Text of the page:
Frequently Asked Questions

FAQs

Below you'll find a compilation of answers to questions we commonly hear from customers. If you cannot find what you're looking for, please don't hesitate to contact us. We want you to have the information you need to get the final result you want.

  1. How long will it take for you to complete my order?

    Every job is different. Some jobs can be produced in minutes while some may take several days to complete. Let us know when you need your job completed and we'll let you know if it can be done. We go to great lengths to meet even your most demanding timelines.

  2. What is the best file format for submitting a document for printing?

    A PDF (Portable Document Format) is generally the preferred file format for submitting a document for printing as it works with virtually all professional printing and digital output devices. By design, a PDF file incorporates the information needed to maintain document consistency from system to system. Most other file formats such as Adobe InDesign, Illustrator and Microsoft Word are easily converted to PDF format. The optimum PDF format is PDF/X-1a:2001.

  3. How well will what I see on my monitor match what I see on paper?

    The technology of design, layout and printing has come a long way to the point where much of the work is done in a WSYWIG (What You See Is What You Get) digital environment. However, there are sometimes noticeable differences in color calibration and spatial conformity from monitor to monitor and consequently from screen to print.

    The process for minimizing any variance begins with adjusting your monitor for optimal color and clarity according to the manufacturer's recommendations as outlined within its product manual or website. Doing this will alleviate a number of potential issues.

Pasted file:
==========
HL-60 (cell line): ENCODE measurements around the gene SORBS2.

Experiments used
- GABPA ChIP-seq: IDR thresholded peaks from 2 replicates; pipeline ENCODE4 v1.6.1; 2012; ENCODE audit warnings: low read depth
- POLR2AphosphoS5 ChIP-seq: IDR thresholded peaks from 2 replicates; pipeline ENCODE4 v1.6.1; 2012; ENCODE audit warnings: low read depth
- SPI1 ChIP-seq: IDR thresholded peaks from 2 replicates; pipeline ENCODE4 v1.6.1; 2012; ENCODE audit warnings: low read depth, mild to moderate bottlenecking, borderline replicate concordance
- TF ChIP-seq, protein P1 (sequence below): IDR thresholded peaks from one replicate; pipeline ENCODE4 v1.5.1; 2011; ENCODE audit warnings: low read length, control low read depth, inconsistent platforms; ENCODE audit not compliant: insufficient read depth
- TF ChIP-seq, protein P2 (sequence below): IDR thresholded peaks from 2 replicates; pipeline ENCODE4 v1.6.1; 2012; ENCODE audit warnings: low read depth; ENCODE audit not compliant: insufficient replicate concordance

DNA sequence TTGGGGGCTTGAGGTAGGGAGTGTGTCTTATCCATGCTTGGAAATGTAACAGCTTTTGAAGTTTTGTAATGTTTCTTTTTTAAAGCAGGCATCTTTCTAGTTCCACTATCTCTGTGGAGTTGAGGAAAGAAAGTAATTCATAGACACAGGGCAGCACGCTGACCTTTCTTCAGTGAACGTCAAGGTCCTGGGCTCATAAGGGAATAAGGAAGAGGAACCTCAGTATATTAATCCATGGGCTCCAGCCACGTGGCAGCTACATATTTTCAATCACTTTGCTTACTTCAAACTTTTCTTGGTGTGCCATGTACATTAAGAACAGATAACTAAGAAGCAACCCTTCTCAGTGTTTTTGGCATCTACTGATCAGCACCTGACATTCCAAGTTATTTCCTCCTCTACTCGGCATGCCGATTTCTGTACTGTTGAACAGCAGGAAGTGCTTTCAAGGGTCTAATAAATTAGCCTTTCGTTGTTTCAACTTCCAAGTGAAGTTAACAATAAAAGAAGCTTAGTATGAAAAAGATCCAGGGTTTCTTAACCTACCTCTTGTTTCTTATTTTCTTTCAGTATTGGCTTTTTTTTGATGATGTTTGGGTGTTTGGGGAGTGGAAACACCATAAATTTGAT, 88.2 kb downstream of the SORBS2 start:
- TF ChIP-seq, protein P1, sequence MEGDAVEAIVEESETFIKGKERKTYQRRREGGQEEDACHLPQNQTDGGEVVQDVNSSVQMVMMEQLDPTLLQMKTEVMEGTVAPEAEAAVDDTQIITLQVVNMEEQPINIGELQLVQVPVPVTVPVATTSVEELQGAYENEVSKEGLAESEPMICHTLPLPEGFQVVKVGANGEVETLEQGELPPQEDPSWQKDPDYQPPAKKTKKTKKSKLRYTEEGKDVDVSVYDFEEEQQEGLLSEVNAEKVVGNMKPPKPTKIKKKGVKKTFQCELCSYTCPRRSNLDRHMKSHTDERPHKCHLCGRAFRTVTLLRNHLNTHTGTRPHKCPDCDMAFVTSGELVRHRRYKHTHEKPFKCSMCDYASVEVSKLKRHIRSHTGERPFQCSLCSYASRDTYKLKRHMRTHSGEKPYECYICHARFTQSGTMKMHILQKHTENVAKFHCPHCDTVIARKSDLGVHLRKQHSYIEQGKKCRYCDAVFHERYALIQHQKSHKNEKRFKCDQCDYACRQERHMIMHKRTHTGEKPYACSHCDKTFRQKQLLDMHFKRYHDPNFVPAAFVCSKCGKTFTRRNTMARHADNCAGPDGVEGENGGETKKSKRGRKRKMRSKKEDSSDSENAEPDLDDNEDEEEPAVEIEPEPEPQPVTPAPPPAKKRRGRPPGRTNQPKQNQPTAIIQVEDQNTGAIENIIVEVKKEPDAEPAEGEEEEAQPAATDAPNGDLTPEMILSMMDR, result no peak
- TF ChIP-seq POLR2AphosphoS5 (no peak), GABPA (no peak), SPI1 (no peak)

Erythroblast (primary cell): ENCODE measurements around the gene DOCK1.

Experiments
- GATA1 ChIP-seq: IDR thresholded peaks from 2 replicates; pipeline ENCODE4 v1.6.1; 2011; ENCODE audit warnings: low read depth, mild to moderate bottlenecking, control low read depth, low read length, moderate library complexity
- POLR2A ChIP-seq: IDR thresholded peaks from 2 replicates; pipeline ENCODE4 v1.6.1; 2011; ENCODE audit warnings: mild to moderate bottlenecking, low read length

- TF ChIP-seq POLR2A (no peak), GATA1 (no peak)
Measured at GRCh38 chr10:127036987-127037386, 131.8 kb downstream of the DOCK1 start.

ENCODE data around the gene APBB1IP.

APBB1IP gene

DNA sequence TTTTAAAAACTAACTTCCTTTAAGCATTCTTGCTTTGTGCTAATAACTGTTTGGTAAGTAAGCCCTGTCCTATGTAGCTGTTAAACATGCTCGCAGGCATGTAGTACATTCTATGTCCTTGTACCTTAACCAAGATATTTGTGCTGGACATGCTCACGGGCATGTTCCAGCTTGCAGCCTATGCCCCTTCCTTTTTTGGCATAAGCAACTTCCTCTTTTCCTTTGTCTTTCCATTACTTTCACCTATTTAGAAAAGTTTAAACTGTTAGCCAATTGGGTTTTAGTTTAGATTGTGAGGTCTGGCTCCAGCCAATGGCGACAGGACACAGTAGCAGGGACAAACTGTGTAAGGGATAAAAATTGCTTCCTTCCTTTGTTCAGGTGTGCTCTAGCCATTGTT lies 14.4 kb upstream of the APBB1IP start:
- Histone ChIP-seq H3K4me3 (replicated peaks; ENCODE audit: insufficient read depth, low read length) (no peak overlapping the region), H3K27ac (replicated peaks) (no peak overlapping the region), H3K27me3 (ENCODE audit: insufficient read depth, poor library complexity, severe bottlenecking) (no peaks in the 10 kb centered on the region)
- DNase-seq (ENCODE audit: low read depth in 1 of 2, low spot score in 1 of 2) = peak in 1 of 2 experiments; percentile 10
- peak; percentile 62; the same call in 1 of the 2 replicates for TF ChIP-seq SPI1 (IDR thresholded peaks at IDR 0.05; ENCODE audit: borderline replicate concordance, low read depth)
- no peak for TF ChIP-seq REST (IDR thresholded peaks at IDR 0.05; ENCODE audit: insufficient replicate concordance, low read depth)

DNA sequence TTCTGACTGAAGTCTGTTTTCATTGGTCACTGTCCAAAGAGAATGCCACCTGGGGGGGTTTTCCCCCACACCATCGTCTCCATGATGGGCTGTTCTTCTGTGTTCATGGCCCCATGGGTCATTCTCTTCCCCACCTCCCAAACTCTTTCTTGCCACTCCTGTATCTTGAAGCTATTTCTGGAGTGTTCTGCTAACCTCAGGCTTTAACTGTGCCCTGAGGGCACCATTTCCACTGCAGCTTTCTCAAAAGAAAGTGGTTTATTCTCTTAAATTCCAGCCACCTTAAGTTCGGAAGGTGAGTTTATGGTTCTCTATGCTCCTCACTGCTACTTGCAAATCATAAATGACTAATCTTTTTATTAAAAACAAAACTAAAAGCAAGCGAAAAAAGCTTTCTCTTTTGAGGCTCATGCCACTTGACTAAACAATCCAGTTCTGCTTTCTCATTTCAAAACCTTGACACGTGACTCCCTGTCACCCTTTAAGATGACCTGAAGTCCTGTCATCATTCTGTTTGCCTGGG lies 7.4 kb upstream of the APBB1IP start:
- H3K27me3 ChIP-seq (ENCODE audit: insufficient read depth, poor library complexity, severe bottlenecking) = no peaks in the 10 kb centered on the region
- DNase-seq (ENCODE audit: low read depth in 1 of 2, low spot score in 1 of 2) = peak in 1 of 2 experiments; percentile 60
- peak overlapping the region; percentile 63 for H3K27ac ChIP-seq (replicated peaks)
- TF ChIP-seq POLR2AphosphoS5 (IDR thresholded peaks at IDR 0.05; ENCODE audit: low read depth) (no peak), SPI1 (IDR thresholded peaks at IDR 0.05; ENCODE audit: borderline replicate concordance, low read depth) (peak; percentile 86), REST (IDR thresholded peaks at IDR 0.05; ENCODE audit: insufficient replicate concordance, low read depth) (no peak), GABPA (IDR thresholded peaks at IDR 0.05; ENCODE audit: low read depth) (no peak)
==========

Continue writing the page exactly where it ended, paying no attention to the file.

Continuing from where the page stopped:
4. What is a proof and why is it needed?

    A proof is a one-off copy of your printed document used for visual inspection to ensure that the layout and colors of your document are exactly how they are intended to be. A proof is made prior to sending the document to the press for final printing.

    Typically, we will produce a proof that will be sent to you online in PDF format or on printed paper, which can be either viewed in our store or delivered to you in person. For multiple-color jobs, we can produce a proof on our output device to show you how the different colors will appear on the final product.

    Your approval on the final proof is the best assurance you have that every aspect of our work and your own is correct, and that everything reads and appears the way you intended. Mistakes can and sometimes do happen. It benefits everyone if errors are caught in the proofing process rather than after the job is completed and delivered.

  5. What is the difference between coated and uncoated paper stock?

    Uncoated stock paper is comparatively porous and inexpensive, and is typically used for such applications as newspaper print and basic black-and-white copying. Coated stock, by contrast, is made of higher quality paper having a smooth glossy finish that works well for reproducing sharp text and vivid colors. It tends to be more expensive, however.

  6. What does "print ready" mean?

    In the digital age of printing, it means that an image file submitted for printing is ready to be transferred to the printing plates or sent to the print queue without any alterations.

  7. What are the most common sizes for brochures?

    Common brochure sizes are 8 1/2" x 11", 8 1/2" x14" and 11" x17".

  8. What are the types of bindings I can use for multi-page projects?

    Some of the common methods of binding books and other multi-page documents include:

    Perfect binding: Gluing the outside edges of the pages together to create a flat edge.

    Saddle-stitch binding: Using staples along the folds of the pages to bind them together.

    Spiral binding: Wires in a spiral form threaded through punched holes along the binding edge of the papers. Allows the document to lay open flatly.

    Plastic comb binding: Similar to spiral binding but using a tubular plastic piece with teeth that fit through rectangular holes punched into the binding edge.

    Three-ring binding: Holes are punched into the pages and fitted into a binder.

    Case binding: Sewing the pages together and then attaching them to a hard cover.